With Augusta looming large, the world number one, Dustin Johnson, returns to action for the last PGA Tour event before the US Masters. Steve Rawlings has the lowdown here...
"James Hahn has finished ninth, sixth and fifth in his last three starts. I thought 90.089/1 was more than fair."
George Bowden and Peter O'Hara tied a tournament called the Houston Professional Golf event way back in 1922 and there was a tournament of sorts sporadically held annually in the Houston area up until 1938.
Nothing happened during the war years but 1946 saw the first official staging of the Houston Open, and the tournament started with a bang, with Byron Nelson getting the better of Ben Hogan by two strokes.
There was no event in 1948 or 1969 but it's been an ever-present on the PGA Tour otherwise. The tournament lost its sponsors after the 2017 edition and having been played in the week before the US Masters every year since 2007, with the exception of 2013, it was shuffled back in the schedule last year.
As a result, the tournament was contested by a much weaker than normal field 12 months ago but because of the schedule reshuffle due to the pandemic, it's once again the last event before the US Masters, despite its new autumnal slot in the schedule.
Memorial Park Golf Course, Houston, Texas
Par 72, 7,432
Originally designed by John Bredemus, Memorial Park, a municipal parkland course, was completely reworked last year by Tom Doak, who was assisted by Brooks Koepka.
On Koepka's advice, bunkers were reduced from 54 to 20 and many were replaced by steep slopes covered in short grass. Runoff or collection areas if you prefer. The idea behind the move was to allow handicap golfers to putt up on to the green, rather than play from sand, and to test the pros a bit more. The majority of recreational golfers struggle playing out of bunkers but none of the pros do so it's a clever and logical move.
Memorial Park has the same layout as Sherwood, the host course of the recent ZOZO Championship, in that it has five par threes and five par fives (most par 72 have four apiece) but the hardest hole on the course may well transpire to be the par four 18th that measures in excess of 500 yards.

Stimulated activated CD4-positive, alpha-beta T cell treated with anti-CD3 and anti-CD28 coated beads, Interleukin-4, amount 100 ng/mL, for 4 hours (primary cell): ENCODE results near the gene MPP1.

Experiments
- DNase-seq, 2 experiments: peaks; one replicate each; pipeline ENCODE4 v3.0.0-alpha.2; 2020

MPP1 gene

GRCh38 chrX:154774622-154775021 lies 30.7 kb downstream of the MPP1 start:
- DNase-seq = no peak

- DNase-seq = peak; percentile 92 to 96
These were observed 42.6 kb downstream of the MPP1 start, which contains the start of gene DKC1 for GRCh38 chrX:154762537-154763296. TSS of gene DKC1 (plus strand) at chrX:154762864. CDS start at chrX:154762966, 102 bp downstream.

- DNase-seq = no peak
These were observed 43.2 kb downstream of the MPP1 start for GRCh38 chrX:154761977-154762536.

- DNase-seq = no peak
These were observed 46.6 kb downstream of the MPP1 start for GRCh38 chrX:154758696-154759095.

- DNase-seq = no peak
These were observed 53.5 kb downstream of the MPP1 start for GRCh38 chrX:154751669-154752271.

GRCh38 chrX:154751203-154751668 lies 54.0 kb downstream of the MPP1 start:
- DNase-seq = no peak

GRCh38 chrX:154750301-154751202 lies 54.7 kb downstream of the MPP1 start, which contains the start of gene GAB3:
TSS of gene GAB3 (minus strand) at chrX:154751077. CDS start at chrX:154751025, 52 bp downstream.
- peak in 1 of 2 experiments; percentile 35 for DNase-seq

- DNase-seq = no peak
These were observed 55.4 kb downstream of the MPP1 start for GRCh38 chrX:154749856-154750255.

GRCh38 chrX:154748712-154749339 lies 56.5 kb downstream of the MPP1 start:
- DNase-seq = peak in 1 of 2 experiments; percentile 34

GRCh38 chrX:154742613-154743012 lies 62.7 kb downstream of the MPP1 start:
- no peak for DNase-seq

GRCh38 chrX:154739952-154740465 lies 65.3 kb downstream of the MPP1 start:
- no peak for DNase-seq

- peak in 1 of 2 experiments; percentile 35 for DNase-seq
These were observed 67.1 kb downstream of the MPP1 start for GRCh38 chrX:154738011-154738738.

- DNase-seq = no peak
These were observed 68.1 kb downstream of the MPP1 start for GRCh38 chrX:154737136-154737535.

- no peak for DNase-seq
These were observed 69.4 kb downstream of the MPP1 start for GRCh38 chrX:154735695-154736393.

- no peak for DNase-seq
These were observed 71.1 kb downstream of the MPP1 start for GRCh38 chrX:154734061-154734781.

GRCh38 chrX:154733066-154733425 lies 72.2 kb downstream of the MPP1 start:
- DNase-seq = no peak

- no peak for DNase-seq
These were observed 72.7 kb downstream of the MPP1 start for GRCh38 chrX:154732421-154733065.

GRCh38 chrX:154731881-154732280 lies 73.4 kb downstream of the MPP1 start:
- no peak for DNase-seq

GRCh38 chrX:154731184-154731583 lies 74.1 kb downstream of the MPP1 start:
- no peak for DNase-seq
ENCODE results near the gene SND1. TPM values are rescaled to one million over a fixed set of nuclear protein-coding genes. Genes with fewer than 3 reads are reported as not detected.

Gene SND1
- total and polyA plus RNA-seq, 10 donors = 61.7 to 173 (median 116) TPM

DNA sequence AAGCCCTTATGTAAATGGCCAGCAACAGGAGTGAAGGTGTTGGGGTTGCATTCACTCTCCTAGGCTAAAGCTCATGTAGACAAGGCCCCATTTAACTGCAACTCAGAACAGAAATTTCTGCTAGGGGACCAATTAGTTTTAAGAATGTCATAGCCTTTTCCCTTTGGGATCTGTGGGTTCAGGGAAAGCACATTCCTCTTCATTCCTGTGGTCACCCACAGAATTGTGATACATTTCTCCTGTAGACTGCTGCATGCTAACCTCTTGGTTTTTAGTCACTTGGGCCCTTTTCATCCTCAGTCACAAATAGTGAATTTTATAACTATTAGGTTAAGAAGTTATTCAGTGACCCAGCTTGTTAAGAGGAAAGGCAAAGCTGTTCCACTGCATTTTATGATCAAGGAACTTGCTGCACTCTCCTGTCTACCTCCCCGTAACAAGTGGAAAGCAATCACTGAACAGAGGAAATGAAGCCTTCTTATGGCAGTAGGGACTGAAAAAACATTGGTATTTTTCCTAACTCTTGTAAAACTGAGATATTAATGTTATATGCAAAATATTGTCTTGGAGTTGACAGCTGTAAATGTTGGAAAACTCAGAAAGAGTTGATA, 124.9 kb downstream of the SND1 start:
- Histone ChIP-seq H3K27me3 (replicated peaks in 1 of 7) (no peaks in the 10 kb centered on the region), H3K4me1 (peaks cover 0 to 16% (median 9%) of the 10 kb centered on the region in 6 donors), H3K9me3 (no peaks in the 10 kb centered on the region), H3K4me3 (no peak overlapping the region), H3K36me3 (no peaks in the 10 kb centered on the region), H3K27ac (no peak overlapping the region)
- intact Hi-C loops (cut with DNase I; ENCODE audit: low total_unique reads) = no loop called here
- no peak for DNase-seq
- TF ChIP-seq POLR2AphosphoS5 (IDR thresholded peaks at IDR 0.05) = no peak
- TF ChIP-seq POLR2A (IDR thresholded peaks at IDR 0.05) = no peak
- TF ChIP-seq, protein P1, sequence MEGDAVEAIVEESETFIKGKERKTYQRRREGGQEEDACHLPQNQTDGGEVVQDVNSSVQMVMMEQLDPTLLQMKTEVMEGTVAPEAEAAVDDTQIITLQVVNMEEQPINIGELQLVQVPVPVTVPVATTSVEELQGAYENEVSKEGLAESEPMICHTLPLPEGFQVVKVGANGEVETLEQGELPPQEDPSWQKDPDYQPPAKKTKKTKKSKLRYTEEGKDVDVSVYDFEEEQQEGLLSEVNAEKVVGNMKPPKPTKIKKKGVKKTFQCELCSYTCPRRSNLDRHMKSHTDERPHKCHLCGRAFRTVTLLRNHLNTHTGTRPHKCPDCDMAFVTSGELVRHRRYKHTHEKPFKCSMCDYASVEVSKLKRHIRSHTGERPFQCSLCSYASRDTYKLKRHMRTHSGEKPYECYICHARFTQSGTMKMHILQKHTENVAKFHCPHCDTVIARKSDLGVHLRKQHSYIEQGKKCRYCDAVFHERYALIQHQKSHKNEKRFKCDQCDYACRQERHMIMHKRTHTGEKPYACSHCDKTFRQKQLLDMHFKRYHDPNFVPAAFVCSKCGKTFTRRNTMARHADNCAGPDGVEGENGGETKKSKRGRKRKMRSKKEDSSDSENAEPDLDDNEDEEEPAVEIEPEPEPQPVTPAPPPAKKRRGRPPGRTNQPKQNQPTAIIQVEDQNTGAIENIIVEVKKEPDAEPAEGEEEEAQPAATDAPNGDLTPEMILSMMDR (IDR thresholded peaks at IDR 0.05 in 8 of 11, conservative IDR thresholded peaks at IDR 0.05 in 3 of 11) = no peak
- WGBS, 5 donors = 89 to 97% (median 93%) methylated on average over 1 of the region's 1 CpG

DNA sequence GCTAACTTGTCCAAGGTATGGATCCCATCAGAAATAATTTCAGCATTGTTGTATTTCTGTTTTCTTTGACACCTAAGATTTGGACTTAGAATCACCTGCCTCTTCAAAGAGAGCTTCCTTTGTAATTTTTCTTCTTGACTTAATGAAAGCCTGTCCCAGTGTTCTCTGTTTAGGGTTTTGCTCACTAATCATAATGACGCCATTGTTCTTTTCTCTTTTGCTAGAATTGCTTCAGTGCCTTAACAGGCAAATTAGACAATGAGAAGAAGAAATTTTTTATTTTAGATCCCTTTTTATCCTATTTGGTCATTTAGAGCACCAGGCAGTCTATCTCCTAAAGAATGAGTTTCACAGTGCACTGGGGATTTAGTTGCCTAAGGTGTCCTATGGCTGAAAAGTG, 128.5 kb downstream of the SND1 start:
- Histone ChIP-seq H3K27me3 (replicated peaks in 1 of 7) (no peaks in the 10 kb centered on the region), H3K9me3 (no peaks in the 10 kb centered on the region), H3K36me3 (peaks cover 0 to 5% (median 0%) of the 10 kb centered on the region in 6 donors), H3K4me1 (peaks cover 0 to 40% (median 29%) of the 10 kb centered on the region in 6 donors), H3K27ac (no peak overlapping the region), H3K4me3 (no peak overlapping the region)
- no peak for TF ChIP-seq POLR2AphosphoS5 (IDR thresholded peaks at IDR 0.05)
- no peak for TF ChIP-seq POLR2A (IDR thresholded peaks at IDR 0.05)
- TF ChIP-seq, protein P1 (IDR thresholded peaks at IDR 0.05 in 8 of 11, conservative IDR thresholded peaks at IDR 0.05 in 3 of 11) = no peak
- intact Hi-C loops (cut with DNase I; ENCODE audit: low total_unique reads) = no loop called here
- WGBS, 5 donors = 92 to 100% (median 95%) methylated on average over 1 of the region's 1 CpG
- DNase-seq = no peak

The course is entirely Bermuda and the large MiniVerde Bermuda greens, which will be set at least 12 on the stimpmeter, have plenty of undulation, suggesting finding the correct sections from the fairway will be key.
Featured Group coverage begins as early as 12:50 on Thursday with full live coverage beginning at 18:00. And that's the time it will also start on Friday, Saturday and Sunday.
Last Five Winners with Pre-event Exchange Prices
2019 - Lanto Griffin -14 65.064/1
2018 - Ian Poulter -19 150.0149/1
2017 - Russell Henley -20 60.059/1
2016 - Jim Herman -15 800.0799/1
2015 - J.B Holmes -16 38.037/1
What Will it Take to Win the Houston Open?
It's always tricky when we visit a new venue but with wide fairways, large undulating greens with runoff areas, and five par fives, powerful, long hitters with a sublime touch around the green should come to the fore.
Is There an Angle In?
This is Doak's first involvement on a course used on the PGA Tour but he also designed the Renaissance Club which has been used for the last two editions of the Scottish Open on the European Tour and he also spent three years working on construction projects for the legendary designer, Pete Dye.
I'm not entirely convinced either nugget of info is of much use form but form at Sawgrass - the home of the Players Championship - could possibly be worth something? That's a Pete Dye Bermuda layout in Florida.
Is There an Identikit Winner?
This has been a decent tournament for outsiders over the years, with the big names concentrating on tuning up for the US Masters the following week. In the last seven years alone, we've seen longshots, D.A Points, Matt Jones, Ian Poulter and Jim Herman all take the title and given that so far this season we've seen five of the eight winners go off at triple-figure prices, playing outsiders again this week makes sense.